What are international waters?
According to maritime law, international waters – also known as ‘high seas’ – covers waters surrounding the globe that are not part of the territorial sea or a state’s internal waters.
In the 19th century, the doctrine which says that, in peacetime, the high seas are open to all nations and may not become the subject of national sovereignty became a foundational principle of international law.
Freedom of the high seas now includes freedom of:
- Laying of submarine cables and pipelines
- Overflight of aircraft.
What is international airspace?
An established rule of international law is that every state has exclusive sovereignty over the airspace directly above its territory, including its territorial sea (technically, airspace ends where outer space begins).
The Paris Convention on the Regulation of Aerial Navigation (1919) affirmed airspace sovereignty, which was restated in the Chicago Convention on International Civil Aviation 1944.
It stands to reason that every state is entitled to regulate the entry of foreign aircraft into its territory and that all persons within its territory are subject to its laws and regulations.
Airspace that does not come under the control of any particular state, such as the territory above the high seas, is called international airspace.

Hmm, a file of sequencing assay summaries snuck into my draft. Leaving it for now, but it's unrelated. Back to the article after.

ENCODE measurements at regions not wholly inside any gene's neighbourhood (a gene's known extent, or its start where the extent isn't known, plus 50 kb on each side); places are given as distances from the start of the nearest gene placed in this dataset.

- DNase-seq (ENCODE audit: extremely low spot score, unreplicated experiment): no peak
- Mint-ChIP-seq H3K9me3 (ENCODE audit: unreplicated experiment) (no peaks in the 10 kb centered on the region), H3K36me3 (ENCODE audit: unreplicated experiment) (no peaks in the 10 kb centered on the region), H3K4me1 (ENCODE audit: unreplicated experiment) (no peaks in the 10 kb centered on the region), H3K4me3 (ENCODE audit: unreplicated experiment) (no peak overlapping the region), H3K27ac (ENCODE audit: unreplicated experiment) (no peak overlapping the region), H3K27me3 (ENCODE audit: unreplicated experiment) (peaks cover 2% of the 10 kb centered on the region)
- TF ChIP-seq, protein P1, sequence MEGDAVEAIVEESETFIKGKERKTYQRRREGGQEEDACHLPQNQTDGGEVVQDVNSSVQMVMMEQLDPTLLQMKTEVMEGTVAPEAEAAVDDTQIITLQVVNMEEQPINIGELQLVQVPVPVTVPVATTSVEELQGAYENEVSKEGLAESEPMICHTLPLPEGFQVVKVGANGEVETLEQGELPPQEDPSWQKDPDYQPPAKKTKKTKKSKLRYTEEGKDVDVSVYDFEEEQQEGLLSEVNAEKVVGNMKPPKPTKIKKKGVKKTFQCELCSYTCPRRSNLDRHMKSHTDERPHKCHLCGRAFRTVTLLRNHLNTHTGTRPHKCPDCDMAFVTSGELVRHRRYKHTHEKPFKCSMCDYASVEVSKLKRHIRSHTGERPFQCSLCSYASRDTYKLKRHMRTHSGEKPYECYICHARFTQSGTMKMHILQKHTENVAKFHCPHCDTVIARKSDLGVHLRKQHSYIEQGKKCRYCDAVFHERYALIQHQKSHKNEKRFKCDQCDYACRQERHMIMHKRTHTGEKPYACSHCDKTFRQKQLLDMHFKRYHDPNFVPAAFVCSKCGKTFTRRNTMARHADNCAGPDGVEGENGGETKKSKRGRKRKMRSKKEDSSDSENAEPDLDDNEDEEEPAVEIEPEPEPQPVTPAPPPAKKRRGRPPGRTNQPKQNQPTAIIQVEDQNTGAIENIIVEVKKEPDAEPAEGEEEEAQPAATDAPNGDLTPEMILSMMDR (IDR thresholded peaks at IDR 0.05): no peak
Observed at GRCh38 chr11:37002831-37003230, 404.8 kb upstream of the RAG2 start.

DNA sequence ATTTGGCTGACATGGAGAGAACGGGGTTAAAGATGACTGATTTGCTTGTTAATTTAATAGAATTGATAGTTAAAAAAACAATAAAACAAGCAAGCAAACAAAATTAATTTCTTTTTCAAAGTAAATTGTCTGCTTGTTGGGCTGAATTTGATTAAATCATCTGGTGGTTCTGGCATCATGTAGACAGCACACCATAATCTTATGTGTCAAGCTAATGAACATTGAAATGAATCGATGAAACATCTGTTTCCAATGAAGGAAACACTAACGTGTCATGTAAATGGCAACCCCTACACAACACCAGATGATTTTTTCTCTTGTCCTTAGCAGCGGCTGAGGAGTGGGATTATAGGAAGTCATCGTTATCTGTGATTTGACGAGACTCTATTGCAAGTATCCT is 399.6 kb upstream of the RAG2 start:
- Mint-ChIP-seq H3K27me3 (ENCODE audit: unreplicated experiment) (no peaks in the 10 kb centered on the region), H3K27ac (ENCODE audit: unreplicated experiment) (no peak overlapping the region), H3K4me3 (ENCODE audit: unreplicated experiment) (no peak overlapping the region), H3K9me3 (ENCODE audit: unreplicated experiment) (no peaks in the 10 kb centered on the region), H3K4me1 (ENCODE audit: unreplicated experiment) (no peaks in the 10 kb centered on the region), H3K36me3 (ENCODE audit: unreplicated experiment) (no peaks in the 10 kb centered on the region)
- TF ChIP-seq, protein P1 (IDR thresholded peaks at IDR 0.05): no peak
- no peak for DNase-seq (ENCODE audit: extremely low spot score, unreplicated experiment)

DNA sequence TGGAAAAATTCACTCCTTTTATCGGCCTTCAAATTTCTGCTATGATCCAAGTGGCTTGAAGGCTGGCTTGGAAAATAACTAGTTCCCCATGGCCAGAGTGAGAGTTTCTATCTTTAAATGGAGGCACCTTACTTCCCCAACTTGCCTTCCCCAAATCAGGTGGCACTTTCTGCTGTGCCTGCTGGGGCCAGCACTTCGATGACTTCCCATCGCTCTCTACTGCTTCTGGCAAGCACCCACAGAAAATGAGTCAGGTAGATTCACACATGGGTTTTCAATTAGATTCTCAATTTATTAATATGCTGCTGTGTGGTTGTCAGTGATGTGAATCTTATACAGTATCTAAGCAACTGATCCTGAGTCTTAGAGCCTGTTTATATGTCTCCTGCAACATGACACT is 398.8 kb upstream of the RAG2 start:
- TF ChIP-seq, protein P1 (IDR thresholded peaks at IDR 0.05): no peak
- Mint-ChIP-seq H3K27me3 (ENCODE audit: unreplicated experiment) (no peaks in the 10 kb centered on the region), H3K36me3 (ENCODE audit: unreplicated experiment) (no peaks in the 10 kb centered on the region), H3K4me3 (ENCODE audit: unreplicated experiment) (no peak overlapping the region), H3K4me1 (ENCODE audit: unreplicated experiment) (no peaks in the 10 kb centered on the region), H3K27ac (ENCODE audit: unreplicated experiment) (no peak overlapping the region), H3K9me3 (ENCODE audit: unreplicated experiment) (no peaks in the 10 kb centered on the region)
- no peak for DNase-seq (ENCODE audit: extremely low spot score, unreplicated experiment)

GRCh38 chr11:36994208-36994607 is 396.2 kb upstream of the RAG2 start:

Which country has legal authority over aircrafts or vessels travelling in international airspace or waters?
In terms of aviation law, if a crime takes place in the air, it will be handled wherever the plane lands.
However, in the maritime arena, it is quite different. For example, if a crew member is fatally injured by a drunk passenger on a passenger ship, the law that applies would be that of the country in which the incident occurred.
In general terms, a state has jurisdiction over merchant vessels in its waters and over crimes committed on such vessels.
For example, if the fatal injury was inflicted onboard a merchant vessel in port in the UK or within UK territorial waters, jurisdiction to deal with the matter would rest with the UK courts – regardless of the offender’s nationality, the victim’s nationality or the vessel’s flag state.
If, however, the incident occurred while the vessel was in international waters, the state whose flag is flown by a ship is entitled to claim jurisdiction over the matter.